As you feel more confident, you can even execute the “high plank” which is an extension of the above. Here, you raise yourself even further up and balance on your palms (not forearms). This works well to strengthen and heal your back muscles. One tip for newcomers is to consciously exhale when you hold position, and inhale when you relax. This will align the exercise to your natural body movement and breath.

Fitness experts even suggest combining the high plank with weights for a more intensive abdomen workout. They also point us towards the region of our pelvis, as this is the first region to slack during the exercise. By keeping our pelvis area in check during the high plank, you are executing one heck of a gut strengthening workout!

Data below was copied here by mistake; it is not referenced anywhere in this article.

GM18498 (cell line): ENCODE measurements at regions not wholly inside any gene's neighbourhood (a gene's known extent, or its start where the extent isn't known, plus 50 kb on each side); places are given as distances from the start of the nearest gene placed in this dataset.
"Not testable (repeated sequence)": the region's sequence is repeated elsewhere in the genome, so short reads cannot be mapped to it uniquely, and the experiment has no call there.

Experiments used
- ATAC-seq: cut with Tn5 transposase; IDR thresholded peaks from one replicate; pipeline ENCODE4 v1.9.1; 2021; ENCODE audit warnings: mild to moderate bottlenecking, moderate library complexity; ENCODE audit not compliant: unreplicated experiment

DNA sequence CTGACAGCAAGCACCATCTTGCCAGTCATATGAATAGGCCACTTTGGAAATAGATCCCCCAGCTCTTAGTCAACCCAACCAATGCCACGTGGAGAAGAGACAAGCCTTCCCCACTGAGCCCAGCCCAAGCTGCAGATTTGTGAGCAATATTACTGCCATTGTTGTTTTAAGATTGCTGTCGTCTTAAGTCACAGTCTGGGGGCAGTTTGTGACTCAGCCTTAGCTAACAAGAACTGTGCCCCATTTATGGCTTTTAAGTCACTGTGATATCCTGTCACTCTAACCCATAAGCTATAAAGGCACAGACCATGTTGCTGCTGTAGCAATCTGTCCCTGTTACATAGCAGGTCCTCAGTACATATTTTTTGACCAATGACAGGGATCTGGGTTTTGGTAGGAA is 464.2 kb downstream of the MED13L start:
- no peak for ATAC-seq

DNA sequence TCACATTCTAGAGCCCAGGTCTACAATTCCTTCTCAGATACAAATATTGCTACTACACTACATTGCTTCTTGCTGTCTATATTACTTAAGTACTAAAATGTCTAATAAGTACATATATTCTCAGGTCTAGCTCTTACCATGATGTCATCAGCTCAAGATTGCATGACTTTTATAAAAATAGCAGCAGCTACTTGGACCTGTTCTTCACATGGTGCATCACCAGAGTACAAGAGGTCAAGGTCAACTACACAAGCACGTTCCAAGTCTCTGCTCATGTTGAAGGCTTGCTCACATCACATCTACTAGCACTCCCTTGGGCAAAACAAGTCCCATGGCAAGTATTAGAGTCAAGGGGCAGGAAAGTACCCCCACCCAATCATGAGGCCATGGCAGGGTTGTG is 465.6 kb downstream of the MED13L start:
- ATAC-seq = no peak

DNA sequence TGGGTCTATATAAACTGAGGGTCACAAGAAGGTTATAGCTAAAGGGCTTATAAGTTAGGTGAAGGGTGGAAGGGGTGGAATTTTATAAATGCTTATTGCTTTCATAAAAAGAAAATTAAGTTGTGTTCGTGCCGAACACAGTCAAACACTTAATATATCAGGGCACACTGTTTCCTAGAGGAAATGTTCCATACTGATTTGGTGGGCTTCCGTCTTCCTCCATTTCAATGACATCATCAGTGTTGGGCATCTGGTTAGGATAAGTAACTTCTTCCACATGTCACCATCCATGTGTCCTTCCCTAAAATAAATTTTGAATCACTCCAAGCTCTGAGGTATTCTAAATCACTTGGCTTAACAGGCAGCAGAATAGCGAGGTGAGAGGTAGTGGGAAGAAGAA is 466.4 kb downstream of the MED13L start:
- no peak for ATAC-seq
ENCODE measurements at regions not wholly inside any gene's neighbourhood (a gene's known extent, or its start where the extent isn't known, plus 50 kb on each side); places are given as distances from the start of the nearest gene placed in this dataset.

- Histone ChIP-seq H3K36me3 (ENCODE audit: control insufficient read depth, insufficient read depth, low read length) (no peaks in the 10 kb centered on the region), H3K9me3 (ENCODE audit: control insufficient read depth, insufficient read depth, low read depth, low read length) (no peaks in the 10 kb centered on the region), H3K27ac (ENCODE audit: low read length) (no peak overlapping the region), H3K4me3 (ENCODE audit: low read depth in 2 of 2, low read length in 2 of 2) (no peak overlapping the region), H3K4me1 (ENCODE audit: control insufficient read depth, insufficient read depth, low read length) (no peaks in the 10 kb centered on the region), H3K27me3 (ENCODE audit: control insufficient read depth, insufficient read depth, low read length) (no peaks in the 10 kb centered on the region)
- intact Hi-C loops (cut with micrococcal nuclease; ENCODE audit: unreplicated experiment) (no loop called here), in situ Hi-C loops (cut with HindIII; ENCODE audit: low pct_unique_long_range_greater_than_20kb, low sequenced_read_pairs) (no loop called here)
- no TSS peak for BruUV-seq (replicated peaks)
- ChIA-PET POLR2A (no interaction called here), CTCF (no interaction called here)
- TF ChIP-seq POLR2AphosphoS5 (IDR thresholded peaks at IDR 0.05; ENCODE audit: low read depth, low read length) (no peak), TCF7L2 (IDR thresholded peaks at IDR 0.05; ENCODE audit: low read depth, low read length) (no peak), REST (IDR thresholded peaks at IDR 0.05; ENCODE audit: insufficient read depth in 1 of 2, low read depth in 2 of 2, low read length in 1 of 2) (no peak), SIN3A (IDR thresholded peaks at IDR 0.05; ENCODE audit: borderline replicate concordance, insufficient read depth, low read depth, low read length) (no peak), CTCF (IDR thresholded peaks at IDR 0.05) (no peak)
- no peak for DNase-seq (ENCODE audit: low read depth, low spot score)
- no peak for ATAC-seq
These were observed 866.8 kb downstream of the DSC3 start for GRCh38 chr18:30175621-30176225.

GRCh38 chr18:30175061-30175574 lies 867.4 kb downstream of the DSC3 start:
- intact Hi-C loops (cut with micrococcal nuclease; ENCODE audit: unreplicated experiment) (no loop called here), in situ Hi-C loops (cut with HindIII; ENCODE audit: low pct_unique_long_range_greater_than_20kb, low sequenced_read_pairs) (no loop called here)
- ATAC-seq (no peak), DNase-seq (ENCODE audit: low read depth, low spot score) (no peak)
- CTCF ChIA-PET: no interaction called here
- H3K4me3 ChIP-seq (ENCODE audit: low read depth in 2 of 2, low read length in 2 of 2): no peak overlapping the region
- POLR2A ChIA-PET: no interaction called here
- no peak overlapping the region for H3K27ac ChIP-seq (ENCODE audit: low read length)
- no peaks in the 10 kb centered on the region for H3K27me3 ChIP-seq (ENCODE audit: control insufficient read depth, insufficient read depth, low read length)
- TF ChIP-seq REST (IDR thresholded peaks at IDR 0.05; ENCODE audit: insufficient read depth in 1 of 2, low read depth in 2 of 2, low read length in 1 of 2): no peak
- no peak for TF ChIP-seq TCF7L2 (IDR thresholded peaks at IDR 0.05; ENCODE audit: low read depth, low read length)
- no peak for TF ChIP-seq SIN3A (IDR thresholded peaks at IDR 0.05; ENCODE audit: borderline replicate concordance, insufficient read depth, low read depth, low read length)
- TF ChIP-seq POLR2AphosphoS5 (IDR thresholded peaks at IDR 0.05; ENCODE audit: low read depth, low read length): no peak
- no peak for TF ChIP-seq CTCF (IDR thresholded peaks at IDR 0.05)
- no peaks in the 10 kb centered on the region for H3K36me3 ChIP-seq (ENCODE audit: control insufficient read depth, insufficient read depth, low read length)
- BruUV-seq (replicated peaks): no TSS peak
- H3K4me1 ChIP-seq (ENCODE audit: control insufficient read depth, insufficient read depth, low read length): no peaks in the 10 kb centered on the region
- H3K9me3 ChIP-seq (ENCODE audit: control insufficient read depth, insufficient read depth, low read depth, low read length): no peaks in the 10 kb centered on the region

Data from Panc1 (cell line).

The McGill Curl Up 

exercise mat

Despite its fancy title, this is a relatively simple core-building exercise. And it can be performed with no stress on your back! So if you have been prone to back injuries in the past, you are better off choosing the curl up over the plank. The belly hold does not adversely affect your back and can be done by everyone.

Here, you lie flat on your back, with your knees bent. Then lower one knee forward, so your heel touches the ground, and place your arms below your hip bone to support yourself. This is the root posture. From here, gently raise yourself up from above the chest in a straight slant.